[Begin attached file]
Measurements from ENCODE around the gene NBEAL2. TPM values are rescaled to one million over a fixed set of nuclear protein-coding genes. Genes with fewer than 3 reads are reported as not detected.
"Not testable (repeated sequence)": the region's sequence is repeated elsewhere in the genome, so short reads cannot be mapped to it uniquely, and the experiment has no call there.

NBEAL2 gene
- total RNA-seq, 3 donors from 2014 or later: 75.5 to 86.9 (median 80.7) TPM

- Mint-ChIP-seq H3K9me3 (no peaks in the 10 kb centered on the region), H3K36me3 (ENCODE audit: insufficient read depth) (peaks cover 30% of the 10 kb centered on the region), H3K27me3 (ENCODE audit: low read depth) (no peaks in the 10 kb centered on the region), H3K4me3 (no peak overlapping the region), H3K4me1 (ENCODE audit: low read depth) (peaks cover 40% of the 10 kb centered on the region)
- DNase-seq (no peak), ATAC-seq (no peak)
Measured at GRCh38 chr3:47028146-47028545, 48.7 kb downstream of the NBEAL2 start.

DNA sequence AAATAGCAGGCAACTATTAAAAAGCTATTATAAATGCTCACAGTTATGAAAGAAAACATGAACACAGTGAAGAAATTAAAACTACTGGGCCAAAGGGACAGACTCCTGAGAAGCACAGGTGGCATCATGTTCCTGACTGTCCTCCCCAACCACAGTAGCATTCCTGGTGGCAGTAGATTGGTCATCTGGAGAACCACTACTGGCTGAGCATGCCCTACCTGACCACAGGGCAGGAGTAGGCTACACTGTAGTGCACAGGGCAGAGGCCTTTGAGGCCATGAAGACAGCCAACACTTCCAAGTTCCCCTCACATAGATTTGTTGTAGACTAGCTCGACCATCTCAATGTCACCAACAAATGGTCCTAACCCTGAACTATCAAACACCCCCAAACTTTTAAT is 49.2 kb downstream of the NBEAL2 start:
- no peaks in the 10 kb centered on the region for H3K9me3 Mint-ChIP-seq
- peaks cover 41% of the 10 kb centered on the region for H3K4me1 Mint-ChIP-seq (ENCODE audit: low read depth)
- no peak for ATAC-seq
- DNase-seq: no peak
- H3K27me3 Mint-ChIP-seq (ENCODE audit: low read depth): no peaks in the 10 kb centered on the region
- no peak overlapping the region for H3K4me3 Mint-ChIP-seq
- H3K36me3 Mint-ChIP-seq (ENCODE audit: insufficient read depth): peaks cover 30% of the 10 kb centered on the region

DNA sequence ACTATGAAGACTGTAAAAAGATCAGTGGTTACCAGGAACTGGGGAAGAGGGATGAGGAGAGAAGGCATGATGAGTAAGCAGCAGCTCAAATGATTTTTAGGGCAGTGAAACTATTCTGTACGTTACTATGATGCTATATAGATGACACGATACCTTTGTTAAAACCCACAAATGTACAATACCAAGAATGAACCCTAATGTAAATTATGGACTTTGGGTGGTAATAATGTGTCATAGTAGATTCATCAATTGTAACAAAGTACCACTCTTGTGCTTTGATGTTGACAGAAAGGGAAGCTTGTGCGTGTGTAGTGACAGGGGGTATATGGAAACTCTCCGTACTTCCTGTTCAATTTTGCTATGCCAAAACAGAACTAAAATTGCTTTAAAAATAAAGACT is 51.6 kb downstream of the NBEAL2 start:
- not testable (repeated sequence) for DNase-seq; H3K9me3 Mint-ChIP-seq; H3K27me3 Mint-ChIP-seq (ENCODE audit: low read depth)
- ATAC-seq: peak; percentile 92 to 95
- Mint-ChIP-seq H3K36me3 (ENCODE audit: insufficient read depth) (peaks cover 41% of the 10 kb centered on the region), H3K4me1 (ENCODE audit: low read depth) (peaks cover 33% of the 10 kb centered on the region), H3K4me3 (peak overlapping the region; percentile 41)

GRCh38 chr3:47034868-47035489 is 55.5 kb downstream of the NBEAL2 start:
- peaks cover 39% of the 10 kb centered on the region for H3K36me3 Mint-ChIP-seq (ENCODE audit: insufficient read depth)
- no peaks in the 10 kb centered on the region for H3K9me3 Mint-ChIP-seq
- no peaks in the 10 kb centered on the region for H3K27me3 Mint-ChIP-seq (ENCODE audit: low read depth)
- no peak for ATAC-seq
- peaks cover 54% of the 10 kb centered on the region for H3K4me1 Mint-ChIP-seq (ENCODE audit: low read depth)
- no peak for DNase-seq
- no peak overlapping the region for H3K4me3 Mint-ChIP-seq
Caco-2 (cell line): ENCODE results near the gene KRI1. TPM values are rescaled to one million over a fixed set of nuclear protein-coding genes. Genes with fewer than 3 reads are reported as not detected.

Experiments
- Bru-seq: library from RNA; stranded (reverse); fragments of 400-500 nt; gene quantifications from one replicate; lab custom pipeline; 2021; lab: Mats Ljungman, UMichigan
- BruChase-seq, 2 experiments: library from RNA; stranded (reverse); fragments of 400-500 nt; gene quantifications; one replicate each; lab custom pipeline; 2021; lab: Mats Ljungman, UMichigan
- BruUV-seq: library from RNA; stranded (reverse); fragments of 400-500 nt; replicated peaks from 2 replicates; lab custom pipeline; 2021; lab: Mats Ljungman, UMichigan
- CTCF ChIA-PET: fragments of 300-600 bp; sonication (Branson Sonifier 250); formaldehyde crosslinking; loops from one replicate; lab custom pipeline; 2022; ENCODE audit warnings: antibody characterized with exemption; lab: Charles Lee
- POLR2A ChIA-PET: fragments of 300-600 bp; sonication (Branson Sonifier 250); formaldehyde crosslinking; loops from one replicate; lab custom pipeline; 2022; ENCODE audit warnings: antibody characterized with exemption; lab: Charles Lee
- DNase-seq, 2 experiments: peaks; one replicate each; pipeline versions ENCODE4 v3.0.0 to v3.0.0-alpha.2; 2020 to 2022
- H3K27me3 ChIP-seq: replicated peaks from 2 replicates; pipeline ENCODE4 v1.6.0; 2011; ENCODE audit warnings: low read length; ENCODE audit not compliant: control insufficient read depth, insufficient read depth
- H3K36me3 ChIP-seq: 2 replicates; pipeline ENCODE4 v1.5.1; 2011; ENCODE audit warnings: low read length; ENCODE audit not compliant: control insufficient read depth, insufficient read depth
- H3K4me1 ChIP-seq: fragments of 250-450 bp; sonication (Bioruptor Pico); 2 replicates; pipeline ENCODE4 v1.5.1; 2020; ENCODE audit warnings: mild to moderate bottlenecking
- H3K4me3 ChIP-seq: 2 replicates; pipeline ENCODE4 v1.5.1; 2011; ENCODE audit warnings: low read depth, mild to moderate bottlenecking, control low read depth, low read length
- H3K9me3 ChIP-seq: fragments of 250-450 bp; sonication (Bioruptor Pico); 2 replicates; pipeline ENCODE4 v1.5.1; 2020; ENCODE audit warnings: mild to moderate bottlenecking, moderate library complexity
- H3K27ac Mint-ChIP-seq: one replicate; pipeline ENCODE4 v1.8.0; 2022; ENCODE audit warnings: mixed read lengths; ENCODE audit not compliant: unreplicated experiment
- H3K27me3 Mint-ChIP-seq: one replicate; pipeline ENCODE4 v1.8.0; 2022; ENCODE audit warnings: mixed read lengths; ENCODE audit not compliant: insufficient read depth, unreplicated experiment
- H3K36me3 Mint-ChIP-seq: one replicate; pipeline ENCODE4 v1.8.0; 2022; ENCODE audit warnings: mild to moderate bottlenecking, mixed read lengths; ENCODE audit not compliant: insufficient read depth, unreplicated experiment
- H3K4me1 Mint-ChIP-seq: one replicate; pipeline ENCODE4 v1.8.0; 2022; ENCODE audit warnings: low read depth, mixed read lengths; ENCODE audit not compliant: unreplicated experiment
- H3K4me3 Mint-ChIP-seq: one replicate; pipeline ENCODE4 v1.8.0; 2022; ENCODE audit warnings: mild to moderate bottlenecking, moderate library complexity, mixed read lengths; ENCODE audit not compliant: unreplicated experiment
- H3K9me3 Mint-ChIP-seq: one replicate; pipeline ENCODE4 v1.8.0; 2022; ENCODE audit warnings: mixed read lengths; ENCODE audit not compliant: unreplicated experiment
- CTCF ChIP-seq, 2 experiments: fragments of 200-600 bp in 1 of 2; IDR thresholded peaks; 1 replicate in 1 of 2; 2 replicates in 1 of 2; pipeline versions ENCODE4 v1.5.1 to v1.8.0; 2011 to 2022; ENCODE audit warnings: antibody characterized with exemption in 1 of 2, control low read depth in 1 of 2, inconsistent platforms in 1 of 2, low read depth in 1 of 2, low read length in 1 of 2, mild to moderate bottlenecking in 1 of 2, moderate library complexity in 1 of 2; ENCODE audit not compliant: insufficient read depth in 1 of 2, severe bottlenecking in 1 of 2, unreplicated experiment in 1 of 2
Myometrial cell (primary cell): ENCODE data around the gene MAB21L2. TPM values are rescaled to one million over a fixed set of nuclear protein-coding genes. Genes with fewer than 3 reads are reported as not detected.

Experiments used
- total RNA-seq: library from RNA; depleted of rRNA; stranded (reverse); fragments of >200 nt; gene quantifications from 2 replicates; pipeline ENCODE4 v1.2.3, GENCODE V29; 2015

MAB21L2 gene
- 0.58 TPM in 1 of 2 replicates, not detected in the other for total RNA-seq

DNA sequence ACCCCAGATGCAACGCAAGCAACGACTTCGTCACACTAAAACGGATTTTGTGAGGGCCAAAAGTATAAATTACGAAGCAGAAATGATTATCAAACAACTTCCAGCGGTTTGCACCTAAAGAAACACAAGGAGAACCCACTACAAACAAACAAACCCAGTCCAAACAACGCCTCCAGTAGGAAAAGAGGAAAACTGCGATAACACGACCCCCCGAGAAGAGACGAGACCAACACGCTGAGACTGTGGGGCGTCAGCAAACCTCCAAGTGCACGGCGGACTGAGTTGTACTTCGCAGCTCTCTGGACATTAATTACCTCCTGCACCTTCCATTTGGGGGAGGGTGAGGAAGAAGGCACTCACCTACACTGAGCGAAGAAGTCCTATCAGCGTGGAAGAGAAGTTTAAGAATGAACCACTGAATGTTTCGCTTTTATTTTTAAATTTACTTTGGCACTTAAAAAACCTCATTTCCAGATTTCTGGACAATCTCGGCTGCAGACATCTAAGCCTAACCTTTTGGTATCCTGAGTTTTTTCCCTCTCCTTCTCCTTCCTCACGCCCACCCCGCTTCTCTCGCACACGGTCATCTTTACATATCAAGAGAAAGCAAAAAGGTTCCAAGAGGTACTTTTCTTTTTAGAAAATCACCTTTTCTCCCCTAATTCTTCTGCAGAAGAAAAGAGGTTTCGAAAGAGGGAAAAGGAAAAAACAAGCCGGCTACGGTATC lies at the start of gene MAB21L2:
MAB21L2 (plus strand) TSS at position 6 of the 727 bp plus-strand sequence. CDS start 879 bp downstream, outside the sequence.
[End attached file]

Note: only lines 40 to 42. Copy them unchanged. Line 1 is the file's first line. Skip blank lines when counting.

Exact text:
- H3K9me3 ChIP-seq: fragments of 250-450 bp; sonication (Bioruptor Pico); 2 replicates; pipeline ENCODE4 v1.5.1; 2020; ENCODE audit warnings: mild to moderate bottlenecking, moderate library complexity
- H3K27ac Mint-ChIP-seq: one replicate; pipeline ENCODE4 v1.8.0; 2022; ENCODE audit warnings: mixed read lengths; ENCODE audit not compliant: unreplicated experiment
- H3K27me3 Mint-ChIP-seq: one replicate; pipeline ENCODE4 v1.8.0; 2022; ENCODE audit warnings: mixed read lengths; ENCODE audit not compliant: insufficient read depth, unreplicated experiment